Building up on our previous ECB decryption post we will be figuring out one of the missing pieces of the challenge.

Given a prefix controlled message padded with PKCS7 and encrypted with ECB , how do we figure out the block size?

We barely touched upon *PKCS7* and this this seems like a good opportunity to go over it. *PKCS7* is a padding algorithm that allow us to encrypt irregularly-sized messages, or in less fancy terms, it allows us to encrypt messages that don’t have a length that is a multiple of our block size.

The algorithm works like the following per the spec:

```
01 -- if l mod k = k-1
02 02 -- if l mod k = k-2
.
.
.
k k ... k k -- if l mod k = 0
The padding can be removed unambiguously since all input is
padded and no padding string is a suffix of another.
```

Let’s use an example to make things clearer. Suppose the `last block`

of our message is `[97, 98]`

and the block size is `4`

.

- Using
`l mod k`

we end up with`2 mod 4 = 2`

`l`

is the size of our last block (`[97, 98]`

), which is`2`

`k`

is our block size, which is`4`

- Now we know that we have to pad the last block with two bytes, so the end result is:
`[97, 98, 2, 2]`

There’s one detail that a lot of folks miss. When the size of the last block is already correct the algorithm above adds a new block to the end as padding. So when we have the last block as `[97, 98, 99, 100]`

and our block size is `4`

we will end up with:

- Using
`l mod k`

we end up with`4 mod 4 = 0`

- When the result is zero we pad a full block size, so we end up with:
`[97, 98, 99, 100] and [4, 4, 4, 4]`

Let’s implement it in Ruby:

```
# See https://tools.ietf.org/html/rfc2315#section-10.3
def pkcs7_pad(message:, block_size:)
raise 'Invalid block size' if block_size >= 256 # as per the PKCS7 spec
size = block_size - (message.size % block_size)
padding = Array.new(size, size)
message + padding
end
message = 'ab'.bytes
puts pkcs7_pad(message: message, block_size: 4).inspect
# => [97, 98, 2, 2]
message = 'abcd'.bytes
puts pkcs7_pad(message: message, block_size: 4).inspect
# => [97, 98, 99, 100, 4, 4, 4, 4]
```

## Figuring out the block size

We will work with the `encryption_oracle`

method from our previous post. Let’s revisit it:

```
RANDOM_KEY = 16.times.map { rand(0..255) }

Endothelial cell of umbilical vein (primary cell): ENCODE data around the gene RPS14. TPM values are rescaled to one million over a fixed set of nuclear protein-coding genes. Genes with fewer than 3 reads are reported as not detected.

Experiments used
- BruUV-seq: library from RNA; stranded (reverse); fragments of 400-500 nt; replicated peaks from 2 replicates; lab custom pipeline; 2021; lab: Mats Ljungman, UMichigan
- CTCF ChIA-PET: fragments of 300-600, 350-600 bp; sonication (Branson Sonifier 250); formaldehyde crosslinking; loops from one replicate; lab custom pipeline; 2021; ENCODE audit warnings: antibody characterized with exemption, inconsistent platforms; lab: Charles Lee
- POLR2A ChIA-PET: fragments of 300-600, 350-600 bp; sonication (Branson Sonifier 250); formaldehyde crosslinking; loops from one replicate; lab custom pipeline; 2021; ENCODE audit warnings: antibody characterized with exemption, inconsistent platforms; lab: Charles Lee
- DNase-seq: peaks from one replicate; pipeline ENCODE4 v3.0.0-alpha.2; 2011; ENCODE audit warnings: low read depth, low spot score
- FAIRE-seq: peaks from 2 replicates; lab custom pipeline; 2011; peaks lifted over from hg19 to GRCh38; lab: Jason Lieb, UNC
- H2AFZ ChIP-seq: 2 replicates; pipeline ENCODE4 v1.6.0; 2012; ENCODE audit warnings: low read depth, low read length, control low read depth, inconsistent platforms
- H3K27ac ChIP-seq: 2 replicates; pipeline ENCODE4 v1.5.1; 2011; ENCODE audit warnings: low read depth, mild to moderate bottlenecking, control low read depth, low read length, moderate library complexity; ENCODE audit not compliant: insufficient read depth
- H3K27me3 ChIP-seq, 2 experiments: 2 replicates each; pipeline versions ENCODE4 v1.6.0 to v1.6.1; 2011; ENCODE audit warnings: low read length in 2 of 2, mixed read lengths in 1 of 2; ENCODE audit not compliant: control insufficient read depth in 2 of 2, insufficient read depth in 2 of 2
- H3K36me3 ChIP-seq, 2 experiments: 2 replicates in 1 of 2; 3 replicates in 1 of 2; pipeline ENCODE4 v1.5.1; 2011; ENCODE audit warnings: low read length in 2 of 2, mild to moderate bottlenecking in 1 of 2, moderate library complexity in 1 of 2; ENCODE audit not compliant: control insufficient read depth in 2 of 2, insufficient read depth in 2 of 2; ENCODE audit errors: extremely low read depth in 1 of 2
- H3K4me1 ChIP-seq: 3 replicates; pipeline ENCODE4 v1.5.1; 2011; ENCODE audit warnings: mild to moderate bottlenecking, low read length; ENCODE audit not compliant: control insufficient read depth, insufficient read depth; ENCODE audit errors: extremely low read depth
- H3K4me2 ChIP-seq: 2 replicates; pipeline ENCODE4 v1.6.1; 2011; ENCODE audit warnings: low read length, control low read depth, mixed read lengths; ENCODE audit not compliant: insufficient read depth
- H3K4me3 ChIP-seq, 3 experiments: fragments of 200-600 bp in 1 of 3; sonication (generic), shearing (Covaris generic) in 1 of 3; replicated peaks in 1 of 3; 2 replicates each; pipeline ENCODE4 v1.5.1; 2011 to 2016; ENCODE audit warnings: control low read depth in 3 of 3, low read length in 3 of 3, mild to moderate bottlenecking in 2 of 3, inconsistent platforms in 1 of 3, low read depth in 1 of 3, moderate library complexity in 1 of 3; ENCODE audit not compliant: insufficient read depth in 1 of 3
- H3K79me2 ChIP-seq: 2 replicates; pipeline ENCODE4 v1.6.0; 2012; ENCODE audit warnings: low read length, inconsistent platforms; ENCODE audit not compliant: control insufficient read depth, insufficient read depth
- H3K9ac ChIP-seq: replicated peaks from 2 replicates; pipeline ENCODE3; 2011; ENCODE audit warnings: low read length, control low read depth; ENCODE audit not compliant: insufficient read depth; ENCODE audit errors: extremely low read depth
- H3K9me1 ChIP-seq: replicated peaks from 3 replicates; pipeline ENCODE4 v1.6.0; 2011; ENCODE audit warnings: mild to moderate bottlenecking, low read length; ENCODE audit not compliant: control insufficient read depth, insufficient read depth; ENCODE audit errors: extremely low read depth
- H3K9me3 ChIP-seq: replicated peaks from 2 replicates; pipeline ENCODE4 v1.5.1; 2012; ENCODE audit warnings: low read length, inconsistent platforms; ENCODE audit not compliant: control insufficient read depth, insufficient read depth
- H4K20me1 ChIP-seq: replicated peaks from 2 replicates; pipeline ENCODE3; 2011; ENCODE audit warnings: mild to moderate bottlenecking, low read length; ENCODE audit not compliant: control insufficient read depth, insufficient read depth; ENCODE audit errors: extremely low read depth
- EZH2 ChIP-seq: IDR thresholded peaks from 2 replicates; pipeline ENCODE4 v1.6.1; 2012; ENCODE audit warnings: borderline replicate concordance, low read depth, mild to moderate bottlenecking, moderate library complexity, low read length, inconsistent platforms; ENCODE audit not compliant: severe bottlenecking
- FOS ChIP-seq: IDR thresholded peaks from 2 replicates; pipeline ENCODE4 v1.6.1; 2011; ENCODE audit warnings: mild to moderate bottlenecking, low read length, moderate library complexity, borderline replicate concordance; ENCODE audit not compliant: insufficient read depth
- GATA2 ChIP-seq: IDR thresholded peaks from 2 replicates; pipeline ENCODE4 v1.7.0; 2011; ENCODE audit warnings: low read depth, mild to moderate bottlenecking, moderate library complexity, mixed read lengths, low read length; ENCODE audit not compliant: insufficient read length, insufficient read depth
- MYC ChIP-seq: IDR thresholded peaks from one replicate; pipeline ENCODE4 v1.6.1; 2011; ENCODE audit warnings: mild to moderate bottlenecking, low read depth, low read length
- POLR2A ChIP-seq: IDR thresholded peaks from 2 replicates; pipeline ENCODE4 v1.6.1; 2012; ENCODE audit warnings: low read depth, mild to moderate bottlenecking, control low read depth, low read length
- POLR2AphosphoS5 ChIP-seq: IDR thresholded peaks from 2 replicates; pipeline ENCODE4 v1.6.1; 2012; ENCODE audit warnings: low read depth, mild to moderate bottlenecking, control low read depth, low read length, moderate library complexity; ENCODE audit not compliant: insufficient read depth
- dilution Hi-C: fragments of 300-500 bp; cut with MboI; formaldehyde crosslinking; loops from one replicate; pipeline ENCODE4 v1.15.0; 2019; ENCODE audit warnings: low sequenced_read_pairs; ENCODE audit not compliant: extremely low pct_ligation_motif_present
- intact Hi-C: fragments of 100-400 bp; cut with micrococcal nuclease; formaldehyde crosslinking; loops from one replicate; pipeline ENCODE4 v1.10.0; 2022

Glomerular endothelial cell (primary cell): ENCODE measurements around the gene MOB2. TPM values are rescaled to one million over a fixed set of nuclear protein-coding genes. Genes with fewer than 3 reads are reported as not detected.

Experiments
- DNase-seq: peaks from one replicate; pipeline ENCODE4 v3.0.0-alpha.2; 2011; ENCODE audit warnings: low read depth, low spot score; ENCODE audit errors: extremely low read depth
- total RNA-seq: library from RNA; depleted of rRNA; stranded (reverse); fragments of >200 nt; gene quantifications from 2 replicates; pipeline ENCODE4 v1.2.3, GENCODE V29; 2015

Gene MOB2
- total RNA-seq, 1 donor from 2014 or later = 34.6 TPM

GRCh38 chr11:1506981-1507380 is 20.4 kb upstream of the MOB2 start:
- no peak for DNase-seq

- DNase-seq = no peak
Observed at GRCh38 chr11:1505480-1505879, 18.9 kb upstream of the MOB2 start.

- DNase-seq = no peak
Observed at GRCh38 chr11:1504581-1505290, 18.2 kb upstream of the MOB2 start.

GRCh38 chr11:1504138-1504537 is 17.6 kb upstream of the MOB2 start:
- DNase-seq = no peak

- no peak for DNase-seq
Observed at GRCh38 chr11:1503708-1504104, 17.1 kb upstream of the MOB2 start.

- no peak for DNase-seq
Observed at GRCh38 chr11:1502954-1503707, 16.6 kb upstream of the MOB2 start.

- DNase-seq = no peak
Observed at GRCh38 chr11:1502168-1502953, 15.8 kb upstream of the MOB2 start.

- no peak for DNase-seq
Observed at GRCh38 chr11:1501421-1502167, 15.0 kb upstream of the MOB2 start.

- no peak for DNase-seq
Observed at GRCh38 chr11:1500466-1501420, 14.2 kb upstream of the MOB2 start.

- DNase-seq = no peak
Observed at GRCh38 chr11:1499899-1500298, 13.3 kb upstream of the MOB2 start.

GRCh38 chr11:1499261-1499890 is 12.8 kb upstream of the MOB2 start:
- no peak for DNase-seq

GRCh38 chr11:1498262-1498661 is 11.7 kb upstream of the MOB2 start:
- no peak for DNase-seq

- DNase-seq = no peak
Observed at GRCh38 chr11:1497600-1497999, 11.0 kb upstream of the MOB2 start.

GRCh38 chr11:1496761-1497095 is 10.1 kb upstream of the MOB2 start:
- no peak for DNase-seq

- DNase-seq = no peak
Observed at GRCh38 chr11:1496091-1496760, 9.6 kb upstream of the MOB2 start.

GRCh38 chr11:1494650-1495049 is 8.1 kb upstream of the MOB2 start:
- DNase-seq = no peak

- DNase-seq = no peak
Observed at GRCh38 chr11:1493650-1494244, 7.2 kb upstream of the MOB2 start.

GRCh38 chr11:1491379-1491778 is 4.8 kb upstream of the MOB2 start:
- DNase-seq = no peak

UNKNOWN_BUFFER = File.read('unknown_buffer').strip.bytes
def encryption_oracle(prefix)
# Now we know what this method does :)
padded_buffer = pkcs7_pad(
message: prefix + UNKNOWN_BUFFER,
block_size: 16
)
aes_ecb_encrypt(padded_buffer, RANDOM_KEY)
end
```

The algorithm we will need to implement is:

- Feed identical bytes to the
`encryption_oracle`

method, one at a time- Example, start with 1 byte (“A”), then “AA”, then “AAA” and so on.

- Every time you do it take note of the
`first block`

of the result - Once two prefixes produce the
`SAME first block`

we have discovered our block size which is equal to the`number of iterations`

It’s time for a contrived example!

### Contrived example

Suppose our message is composed of `[0, 1, 2, 3, 4]`

and our block size is `FOUR`

, but we don’t know it yet.

**Iteration one:**

- Let’s feed our original message an
*iteration*number of`A`

s:`[41, 0, 1, 2, 3, 4, 2, 2]`

(the last two bytes came from PKCS7)

- Encrypt the value above and store it
- Let’s feed our original message an
*iteration plus one*number of`A`

s:`[41, 41, 0, 1, 2, 3, 4, 1]`

(the last byte came from PKCS7)

- Encrypt the value above and store it

*Is the first block of steps one and three the same?* They are not!

- Step 1 first block:
`[41, 0, 1, 2]`

- Step 3 first block:
`[41, 41, 0, 1]`

**Iteration 2**

- Let’s feed our original message an
*iteration*number of`A`

s:`[41, 41, 0, 1, 2, 3, 4, 1]`

- Encrypt the value above and store it
- Let’s feed our original message an
*iteration plus one*number of`A`

s:`[41, 41, 41, 0, 1, 2, 3, 4, 4, 4, 4, 4]`

- Encrypt the value above and store it

*Is the first block of steps one and three the same?* They are not!

- Step 1 first block:
`[41, 41, 0, 1]`

- Step 3 first block:
`[41, 41, 41, 0]`

**Iteration 3**

- Let’s feed our original message our
*iteration*number of`A`

s:`[41, 41, 41, 0, 1, 2, 3, 4, 4, 4, 4, 4]`

- Encrypt the value above and store it
- Let’s feed our original message our
*iteration plus one*number of`A`

s:`[41, 41, 41, 41, 0, 1, 2, 3, 4, 3, 3, 3]`

- Encrypt the value above and store it

*Is the first block of steps one and three the same?* They are not!

- Step 1 first block:
`[41, 41, 41, 0]`

- Step 3 first block:
`[41, 41, 41, 41]`

**Iteration 4**

- Let’s feed our original message our
*iteration*number of`A`

s:`[41, 41, 41, 41, 0, 1, 2, 3, 4, 3, 3, 3]`

- Encrypt the value above and store it
- Let’s feed our original message our
*iteration plus one*number of`A`

s:`[41, 41, 41, 41, 41, 0, 1, 2, 3, 4, 2, 2]`

- Encrypt the value above and store it

*Is the first block of steps one and three the same?* They are!

- Step 1 first block:
`[41, 41, 41, 41]`

- Step 3 first block:
`[41, 41, 41, 41]`

We had **4 iterations**, so that’s our block size!

### Why this work?

It only works because ECB produces the *same ciphertext given the same plaintext*, and the last two iterations end up producing the same `first block`

since they are the same plaintext (both are `[41, 41, 41, 41]`

).

If ECB didn’t produce the same ciphertext we would have no way to compare whether both blocks are the same or not.

### Implementation

```
BYTE = 'A'.ord # 41
def infer_block_size
(1..256).each do |count|
iteration_0 = encryption_oracle(Array.new(count, BYTE))
iteration_1 = encryption_oracle(Array.new(count + 1, BYTE))
if iteration_0.slice(0, count) == iteration_1.slice(0, count)
return count
end
end
end
```

And we have reached the end of our exercise! Congratulations, take a moment to be proud of what you have achieved and I hope you are looking forward to the next posts as much as I am. :)